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Movie of the Day – Chasing Amy

Posted on the 15 March 2012 by Plotdevice39 @PlotDevices

Oh Kevin Smith, truly an artist of the slacker generation, but you know, he does have his moments of brilliance.  I am an unapologetic fan of Kevin Smith.  Whether it is his nerd centric writing, vulgar humor, and minimalistic technique, there is something utterly enjoyable about his comedic work and engaging scripts.  Often times he has detractors that state his hackiness and childish dialogue, and I tend to to agree in a few instances in the reliance of vulgarity being a centerpiece sometimes, but he does have range.  He has the ability to tell a story that is both firmly rooted in sincerity and maturity, plus throw in a dick joke for a good laugh.

Ben Affleck stars as Holden McNeil, a New Jersey comic book writer who is roommates with his best friend and professional partner, artist Banky Edwards (Jason Lee). Their hit comic book series, “Bluntman and Chronic,” is loosely patterned after a pair of acquaintances, Jay (Jason Mewes) and Silent Bob (played by Smith), two characters already familiar as supporting players in several Smith films. Into Holden’s life comes Alyssa Jones (Joey Lauren Adams), a lesbian and fellow comic book creator who quickly becomes a close friend, although Holden is powerfully attracted to her. Eventually, Alyssa realizes that she is attracted to Holden as well and they begin a physical relationship, much to the consternation of Banky, whose ire over losing his best friend to a lesbian seems to border on romantic jealousy. After he learns something about Alyssa’s sexual past, however, Holden’s immature response to his new knowledge destroys both his romance with Alyssa and his friendship with Banky. (source)

Movie of the Day – Chasing Amy

So putting aside the fact that the movie hinges on Ben Affleck turning a gay woman straight, this is one of Kevin Smith’s better film.  A raunchy comedy that a strong tone of dramatic conflicts between the trio in the film, Chasing Amy aims to pull at the emotional strings of love and relationships, even if the circumstances are a bit weird.  I mean, how often do you hear or see a guy or girl turn a gay straight in a relationship?  All that aside, the story and emotional connections that happen in the film feel real and honest and you have to appreciate that.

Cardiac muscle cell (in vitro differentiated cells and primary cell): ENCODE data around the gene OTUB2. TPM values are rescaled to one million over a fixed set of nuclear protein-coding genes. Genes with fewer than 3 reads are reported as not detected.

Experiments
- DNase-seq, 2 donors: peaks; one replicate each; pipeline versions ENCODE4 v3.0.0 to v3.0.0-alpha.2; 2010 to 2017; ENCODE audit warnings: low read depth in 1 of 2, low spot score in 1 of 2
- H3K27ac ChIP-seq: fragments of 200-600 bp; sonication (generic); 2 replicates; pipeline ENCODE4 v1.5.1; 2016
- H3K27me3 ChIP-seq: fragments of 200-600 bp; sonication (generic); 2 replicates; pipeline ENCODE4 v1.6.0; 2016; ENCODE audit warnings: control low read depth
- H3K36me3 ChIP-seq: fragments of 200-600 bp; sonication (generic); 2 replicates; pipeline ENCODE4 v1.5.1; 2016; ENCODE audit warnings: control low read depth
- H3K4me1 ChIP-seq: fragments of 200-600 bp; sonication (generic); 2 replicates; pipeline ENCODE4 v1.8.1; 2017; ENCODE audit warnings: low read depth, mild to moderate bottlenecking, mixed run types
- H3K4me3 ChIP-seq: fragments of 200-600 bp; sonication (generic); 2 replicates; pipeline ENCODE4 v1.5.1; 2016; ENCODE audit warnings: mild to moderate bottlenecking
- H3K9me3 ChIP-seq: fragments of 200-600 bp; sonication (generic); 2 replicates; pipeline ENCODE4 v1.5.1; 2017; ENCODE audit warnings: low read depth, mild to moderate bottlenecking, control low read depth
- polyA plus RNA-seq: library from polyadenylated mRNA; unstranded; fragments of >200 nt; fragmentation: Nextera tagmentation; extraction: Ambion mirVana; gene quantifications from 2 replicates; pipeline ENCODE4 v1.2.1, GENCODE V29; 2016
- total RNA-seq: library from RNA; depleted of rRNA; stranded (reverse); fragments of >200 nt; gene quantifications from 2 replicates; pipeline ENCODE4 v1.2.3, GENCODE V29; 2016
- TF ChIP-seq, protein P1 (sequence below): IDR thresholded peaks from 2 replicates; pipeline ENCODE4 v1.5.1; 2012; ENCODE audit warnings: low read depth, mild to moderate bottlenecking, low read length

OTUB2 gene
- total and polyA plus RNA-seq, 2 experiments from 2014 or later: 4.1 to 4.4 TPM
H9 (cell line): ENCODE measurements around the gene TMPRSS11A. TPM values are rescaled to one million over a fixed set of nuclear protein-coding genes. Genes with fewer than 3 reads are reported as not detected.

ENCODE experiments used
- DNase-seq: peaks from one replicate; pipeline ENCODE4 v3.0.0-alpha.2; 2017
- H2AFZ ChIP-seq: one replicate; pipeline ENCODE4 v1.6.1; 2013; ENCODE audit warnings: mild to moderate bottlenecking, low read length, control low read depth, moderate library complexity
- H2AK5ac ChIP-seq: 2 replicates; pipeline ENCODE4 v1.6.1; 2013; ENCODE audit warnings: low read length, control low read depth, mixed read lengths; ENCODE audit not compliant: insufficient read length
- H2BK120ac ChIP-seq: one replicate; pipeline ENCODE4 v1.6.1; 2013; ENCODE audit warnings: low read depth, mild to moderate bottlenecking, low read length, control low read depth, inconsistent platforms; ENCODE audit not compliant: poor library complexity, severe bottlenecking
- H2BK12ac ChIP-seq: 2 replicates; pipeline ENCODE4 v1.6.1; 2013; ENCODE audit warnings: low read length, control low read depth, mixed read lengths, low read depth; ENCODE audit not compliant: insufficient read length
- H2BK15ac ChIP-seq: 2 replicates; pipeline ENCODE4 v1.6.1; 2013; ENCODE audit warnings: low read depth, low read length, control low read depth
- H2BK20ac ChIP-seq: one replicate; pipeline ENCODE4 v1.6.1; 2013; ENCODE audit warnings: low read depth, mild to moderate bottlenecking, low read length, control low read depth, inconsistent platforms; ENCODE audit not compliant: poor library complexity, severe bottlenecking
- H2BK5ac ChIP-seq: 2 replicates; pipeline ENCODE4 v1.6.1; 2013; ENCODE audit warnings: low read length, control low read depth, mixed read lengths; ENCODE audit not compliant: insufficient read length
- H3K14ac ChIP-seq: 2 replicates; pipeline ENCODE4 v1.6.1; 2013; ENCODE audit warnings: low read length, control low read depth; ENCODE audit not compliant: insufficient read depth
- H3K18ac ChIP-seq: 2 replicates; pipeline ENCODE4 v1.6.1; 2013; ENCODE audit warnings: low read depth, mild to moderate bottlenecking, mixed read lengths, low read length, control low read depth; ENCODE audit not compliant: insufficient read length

Chasing Amy manages to mix together biting humor and dramatic story telling.  It still has all the trademarks of Smith’s writing like the comic book humor, raunchy talks about sex, but there is a sense of maturity when you see the interactions with Affleck and Adams going through the motions of a friendship and revealing of requited love.  The emotional outburst and feelings all seem personal and real, adding more to the usual Smith fanfare.  It manages to be poignant and touching, while still maintaining the Smith feel of humor.  He can do serious films and Chasing Amy is by far and away his most dramatic turn.

For a lot of people, Chasing Amy kind of stands apart from his filmography.  While still rooted in the Askewniverse with his familiar characters and call backs to previous events in Clerks and Mallrats, Chasing Amy feels like a complete movie with an emotional clutch and that slacker humor we have come to know and love.  Amazingly enough I even went out of my way to buy the Criterion production of the film, a high watermark for films.  Chasing Amy has a little bit of everything for all Smith fans.  If you want humor, you got that crude humor there.  If you are looking for a branching out in mature writing, Smith delivers with some emotional scenes.  And if you just like to enjoy familiar faces and a good film, Chasing Amy is a solid choice.

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